Dad. Daddy. Stepdad. Papa. Poppy. Grandpa. Grampy. Pepere. Abuelo. Uncle. Tío. Bro. Dude. Friend. Husband. Son. Nephew. Brother. Son-in-law.
Whichever name you answer to, your health matters – especially to those who love and depend on you. June is National Men’s Health Month, and it’s a perfect time to “man up” and make your own health a priority! Overall, men could do a much better job making their health a priority. According to the Centers for Disease Control & Prevention (CDC) (http://www.cdc.gov/nchs/fastats/mens-health.htm):
- 12.1% of men 18 years and over are in fair or poor health
- 30.9% of men 18 years and over have had five or more alchoholic drinks in 1 day at least once in the past year
- 20.9% of men 18 years currently smoke cigarettes (2011-2013)
- 31.6% of men 20 years and over have been diagnosed with hypertension (measured high blood pressure and/or taking antihypertensive medication) (2009-2012)
- 34.6% of men 20 years and over are obese (2009-2012)
According to the National Cancer Institute (NCI), obesity is directly linked to a poor diet and lack of exercise which is responsible for 14% of cancer deaths in men. (http://www.livestrong.com/article/480101-cancer-statistics-with-healthy-and-unhealthy-eating/)
589,430 Americans die of cancer each year, and one-third of these deaths are directly linked to a poor diet, physical inactivity, and being overweight. (http://www.cancer.org/cancer/cancercauses/dietandphysicalactivity/diet-and-physical-activity)
In addition, the Men’s Health Network (MHN) and the CDC confirm that, “In 1920, women lived, on average, one year longer than men. Now, men, on average, die almost five years earlier than women.” (http://www.menshealthnetwork.org/library/menshealthfacts.pdf) This June, South County Physical Therapy, Inc. (SCPT) encourages men to make a commitment to their health and longevity by making smarter choices every day to achieve a goal of living a happier and healthier life.
Here are 4 easy ways to get started:
#1: Get some zzzs
According to the CDC (http://www.cdc.gov/men/nmhw/), “Insufficient sleep is associated with a number of chronic diseases and conditions, such as diabetes, cardiovascular disease, obesity, and depression.” In addition, the National Sleep Foundation confirms that the amount of sleep we need changes with age. Adults benefit from logging 7-9 hours per night. To help ease your way into peaceful slumber, the National Sleep Foundation (http://sleepfoundation.org/sleep-tools-tips/healthy-sleep-tips) recommends a consistent sleep schedule, a regular bedtime ritual, daily exercise, and avoiding alcohol, cigarettes, caffeine, and late night electronics. Unplug, unwind, and get ready to reset for a brand new day!
#2: Get hydrated
When Men’s Health Magazine asked nearly 500 men how they stay hydrated during the day, 54% drank 8 glasses of water a day, 20% drink when thirsty, and 26% drink whatever makes them pee (http://www.menshealth.com/health/clean-up-your-health-routine).
So what’s the right answer to how much water is enough? It depends. According to Stavros Kavouras, PhD, an associate professor at the University of Arkansas who studies hydration, “The eight-glasses rule is arbitrary.” Diet, activity level, age, and climate can all impact how much water is needed daily. Instead, a good rule of thumb is to monitor bathroom visits and urine stream color to determine the right flow for you. Keeping your body hydrated throughout the day moves toxins through your kidneys and out of the body for better health. (http://www.webmd.com/allergies/tc/environmental-illness-toxins-in-our-environment)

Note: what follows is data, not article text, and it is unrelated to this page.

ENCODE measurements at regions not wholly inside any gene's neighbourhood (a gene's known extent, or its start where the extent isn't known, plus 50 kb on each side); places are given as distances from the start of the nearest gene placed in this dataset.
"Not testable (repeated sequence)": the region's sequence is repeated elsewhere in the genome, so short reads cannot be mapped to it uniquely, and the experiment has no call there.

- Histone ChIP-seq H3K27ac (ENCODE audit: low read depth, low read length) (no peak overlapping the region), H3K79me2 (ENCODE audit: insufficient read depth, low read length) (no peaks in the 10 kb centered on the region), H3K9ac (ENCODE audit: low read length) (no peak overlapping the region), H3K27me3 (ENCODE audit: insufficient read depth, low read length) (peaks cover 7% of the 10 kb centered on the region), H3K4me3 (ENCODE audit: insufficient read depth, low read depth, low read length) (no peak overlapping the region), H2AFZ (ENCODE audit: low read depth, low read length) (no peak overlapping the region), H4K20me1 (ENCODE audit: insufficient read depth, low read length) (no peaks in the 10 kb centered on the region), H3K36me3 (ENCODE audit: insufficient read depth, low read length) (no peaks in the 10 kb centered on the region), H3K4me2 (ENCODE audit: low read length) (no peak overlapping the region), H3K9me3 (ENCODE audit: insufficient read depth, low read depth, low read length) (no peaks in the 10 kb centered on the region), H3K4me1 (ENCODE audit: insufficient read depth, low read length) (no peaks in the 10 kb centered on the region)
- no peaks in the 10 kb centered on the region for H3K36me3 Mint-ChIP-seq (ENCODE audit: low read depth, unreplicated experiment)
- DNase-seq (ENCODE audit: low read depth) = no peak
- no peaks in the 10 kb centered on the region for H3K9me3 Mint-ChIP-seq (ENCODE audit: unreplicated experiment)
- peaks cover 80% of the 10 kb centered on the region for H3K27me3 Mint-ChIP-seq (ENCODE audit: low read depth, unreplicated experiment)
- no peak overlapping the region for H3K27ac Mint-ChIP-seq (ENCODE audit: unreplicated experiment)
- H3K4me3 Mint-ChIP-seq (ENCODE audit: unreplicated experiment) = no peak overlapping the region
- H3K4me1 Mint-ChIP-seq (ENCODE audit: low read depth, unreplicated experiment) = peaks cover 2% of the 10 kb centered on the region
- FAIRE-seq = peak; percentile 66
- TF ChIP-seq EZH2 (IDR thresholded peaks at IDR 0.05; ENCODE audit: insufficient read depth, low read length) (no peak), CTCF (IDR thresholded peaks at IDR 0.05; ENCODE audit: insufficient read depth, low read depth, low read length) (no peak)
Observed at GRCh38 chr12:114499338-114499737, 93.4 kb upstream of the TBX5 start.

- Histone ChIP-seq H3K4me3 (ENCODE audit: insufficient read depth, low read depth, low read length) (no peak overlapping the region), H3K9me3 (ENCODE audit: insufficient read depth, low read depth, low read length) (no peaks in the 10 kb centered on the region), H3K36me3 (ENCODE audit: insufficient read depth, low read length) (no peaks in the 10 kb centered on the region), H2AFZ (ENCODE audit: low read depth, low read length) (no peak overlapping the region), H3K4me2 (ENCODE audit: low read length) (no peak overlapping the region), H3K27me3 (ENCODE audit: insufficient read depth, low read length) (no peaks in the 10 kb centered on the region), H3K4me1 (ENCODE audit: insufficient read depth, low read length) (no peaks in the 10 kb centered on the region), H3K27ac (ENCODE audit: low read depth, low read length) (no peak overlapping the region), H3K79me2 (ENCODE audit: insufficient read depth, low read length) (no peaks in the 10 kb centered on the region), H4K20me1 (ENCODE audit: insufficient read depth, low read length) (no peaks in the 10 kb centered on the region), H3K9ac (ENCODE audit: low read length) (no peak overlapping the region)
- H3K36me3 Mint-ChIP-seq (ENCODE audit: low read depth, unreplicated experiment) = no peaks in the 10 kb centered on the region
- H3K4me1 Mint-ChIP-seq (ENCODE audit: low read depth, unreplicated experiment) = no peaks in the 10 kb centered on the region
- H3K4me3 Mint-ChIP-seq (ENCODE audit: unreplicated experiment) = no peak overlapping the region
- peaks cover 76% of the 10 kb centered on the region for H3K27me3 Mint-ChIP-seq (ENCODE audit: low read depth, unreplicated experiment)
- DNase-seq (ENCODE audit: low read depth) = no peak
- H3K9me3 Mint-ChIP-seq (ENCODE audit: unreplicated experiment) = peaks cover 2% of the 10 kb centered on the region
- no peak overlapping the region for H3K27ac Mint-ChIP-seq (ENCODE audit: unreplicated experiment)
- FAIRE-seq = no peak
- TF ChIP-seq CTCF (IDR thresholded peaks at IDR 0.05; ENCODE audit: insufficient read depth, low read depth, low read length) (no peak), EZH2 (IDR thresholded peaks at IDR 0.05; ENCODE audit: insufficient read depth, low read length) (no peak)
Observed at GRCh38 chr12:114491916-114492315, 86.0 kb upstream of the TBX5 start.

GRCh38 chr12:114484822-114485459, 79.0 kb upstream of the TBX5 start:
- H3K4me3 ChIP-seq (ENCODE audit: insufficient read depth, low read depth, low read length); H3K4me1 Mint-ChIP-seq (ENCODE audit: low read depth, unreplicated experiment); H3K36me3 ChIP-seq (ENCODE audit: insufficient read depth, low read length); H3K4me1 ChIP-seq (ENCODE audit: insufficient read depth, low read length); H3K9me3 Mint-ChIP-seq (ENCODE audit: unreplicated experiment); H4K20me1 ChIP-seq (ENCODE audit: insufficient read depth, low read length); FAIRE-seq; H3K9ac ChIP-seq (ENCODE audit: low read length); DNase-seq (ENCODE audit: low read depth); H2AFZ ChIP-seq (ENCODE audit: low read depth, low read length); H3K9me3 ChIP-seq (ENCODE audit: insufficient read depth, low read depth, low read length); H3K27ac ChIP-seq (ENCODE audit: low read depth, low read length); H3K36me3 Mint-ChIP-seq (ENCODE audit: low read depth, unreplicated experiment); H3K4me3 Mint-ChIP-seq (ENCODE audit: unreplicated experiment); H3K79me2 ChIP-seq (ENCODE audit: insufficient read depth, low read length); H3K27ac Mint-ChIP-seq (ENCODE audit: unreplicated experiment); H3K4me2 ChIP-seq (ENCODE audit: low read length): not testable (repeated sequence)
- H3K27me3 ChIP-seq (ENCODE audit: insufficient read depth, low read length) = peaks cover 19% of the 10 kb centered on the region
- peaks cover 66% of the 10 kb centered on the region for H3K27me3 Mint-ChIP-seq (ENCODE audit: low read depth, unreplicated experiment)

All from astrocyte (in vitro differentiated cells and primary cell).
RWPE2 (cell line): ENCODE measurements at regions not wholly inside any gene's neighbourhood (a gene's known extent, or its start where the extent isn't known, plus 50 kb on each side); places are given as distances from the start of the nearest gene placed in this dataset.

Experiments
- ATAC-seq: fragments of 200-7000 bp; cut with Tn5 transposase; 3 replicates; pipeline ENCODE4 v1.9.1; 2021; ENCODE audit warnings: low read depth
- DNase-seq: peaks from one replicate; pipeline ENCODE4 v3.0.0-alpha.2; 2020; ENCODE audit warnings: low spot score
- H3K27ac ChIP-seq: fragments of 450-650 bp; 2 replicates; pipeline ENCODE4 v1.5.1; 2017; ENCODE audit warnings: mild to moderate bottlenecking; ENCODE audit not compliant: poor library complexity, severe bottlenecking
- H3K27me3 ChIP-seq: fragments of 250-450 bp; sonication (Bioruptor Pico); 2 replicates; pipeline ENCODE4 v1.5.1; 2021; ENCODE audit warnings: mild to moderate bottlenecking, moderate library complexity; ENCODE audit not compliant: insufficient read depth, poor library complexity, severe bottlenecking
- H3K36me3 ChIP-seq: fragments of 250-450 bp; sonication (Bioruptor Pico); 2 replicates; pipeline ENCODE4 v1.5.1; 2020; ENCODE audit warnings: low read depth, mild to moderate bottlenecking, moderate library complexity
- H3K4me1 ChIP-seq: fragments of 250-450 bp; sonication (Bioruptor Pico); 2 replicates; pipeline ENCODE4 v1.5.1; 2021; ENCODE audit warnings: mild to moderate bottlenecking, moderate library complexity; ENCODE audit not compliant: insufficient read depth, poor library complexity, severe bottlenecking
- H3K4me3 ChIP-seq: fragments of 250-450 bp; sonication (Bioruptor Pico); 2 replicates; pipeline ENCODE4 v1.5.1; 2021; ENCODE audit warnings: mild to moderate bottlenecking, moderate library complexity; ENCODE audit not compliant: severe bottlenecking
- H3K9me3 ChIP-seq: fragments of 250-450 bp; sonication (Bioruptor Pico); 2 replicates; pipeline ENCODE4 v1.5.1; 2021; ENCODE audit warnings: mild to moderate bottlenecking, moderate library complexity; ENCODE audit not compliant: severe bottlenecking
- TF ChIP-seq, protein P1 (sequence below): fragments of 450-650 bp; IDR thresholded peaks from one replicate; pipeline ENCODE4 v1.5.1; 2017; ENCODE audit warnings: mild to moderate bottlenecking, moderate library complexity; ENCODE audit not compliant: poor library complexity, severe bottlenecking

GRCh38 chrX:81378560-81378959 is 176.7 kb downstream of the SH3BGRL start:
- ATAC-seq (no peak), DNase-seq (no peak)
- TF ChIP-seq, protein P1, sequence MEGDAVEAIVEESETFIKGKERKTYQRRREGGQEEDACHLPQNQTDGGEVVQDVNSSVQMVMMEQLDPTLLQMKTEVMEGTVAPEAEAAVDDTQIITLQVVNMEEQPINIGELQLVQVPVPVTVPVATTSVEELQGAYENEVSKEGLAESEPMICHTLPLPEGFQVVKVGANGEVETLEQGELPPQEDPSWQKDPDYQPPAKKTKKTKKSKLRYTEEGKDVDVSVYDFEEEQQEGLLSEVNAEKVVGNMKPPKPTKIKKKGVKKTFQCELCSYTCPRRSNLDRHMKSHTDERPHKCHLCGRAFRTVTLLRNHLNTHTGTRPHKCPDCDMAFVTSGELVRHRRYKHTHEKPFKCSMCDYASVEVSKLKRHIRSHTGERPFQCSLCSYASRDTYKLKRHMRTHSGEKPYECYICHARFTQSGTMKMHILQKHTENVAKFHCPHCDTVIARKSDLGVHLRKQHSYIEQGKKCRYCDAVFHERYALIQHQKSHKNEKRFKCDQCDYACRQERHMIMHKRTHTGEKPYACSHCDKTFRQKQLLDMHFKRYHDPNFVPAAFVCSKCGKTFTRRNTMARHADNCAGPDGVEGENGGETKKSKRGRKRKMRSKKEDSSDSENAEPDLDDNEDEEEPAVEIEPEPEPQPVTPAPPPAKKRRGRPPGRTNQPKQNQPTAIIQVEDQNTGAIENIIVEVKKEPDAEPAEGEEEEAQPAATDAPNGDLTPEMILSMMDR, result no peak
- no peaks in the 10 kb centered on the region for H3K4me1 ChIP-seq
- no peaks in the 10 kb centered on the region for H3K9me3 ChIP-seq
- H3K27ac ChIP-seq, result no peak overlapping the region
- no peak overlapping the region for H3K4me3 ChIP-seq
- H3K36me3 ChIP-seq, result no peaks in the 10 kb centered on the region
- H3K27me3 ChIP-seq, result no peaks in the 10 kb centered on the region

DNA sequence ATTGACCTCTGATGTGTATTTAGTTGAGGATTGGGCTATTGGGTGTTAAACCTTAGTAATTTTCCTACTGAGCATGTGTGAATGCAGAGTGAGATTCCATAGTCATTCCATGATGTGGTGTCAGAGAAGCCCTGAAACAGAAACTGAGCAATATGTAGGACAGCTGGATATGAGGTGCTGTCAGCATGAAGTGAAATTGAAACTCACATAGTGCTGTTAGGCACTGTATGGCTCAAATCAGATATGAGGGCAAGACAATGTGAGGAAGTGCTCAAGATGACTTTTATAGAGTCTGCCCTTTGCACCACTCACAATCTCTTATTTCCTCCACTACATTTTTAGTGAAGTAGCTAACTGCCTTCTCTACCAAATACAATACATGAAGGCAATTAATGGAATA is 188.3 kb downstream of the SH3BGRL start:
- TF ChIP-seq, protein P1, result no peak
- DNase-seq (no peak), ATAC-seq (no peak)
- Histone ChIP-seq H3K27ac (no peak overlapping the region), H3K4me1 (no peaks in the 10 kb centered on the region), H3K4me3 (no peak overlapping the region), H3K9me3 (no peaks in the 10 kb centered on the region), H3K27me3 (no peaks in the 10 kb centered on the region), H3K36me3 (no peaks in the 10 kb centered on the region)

#3: Get moving
The CDC recommends that adults participate in “at least 2½ hours of moderate-intensity aerobic activity (such as brisk walking) every week, and muscle strengthening activities that work all major muscle groups (legs, hips, back, abdomen, chest, shoulders, and arms) on two or more days a week.” Strength training offers tremendous overall benefits to flexibility, movement, and helps control the “shrinking height” many of us experience as we age.
In addition to its health benefits, exercise can help alleviate stress, release “feel good” endorphins, and give you more energy. It also has a powerful impact on alertness and your overall sense of well being.
#4: Get scheduled
According to the MHN and the CDC, “Women are 100% more likely to visit the doctor for annual examinations and preventive services than men.” (http://www.menshealthnetwork.org/library/menshealthfacts.pdf)
When work and commitments are your daily focus, it’s important to remind yourself to make prevention a priority. Annual physicals and routine screenings can help to monitor your metrics – weight, blood pressure, cholesterol, glucose, and help prevent failing health before it takes you by surprise. Know your numbers, and stay on top of your game.
During National Men’s Health Month, consider scheduling your annual wellness appointments during the month of your birthday. In addition to a yearly physical, SCPT recommends scheduling a free movement screening where expert physical therapists assess the way you move to ensure that you’re taking all the rights steps to maintain flexibility, muscle strength, joint comfort, and range of motion as you age and seek to remain agile and youthful.
In support of National Men’s Health Month, SCPT is offering the opportunity to schedule a free movement screen at any of their six locations in Massachusetts (Auburn, Charlton, Millbury, Westborough on East Main Street and on Oak St., and in Worcester). Physical therapists learn about your problem areas, aches and pains, goals and challenges, and through assessing the mechanics of movement, they offer suggestions to help you hit your stride.
To schedule a free movement screen, please call SCPT at 508-832-2628 to make an appointment.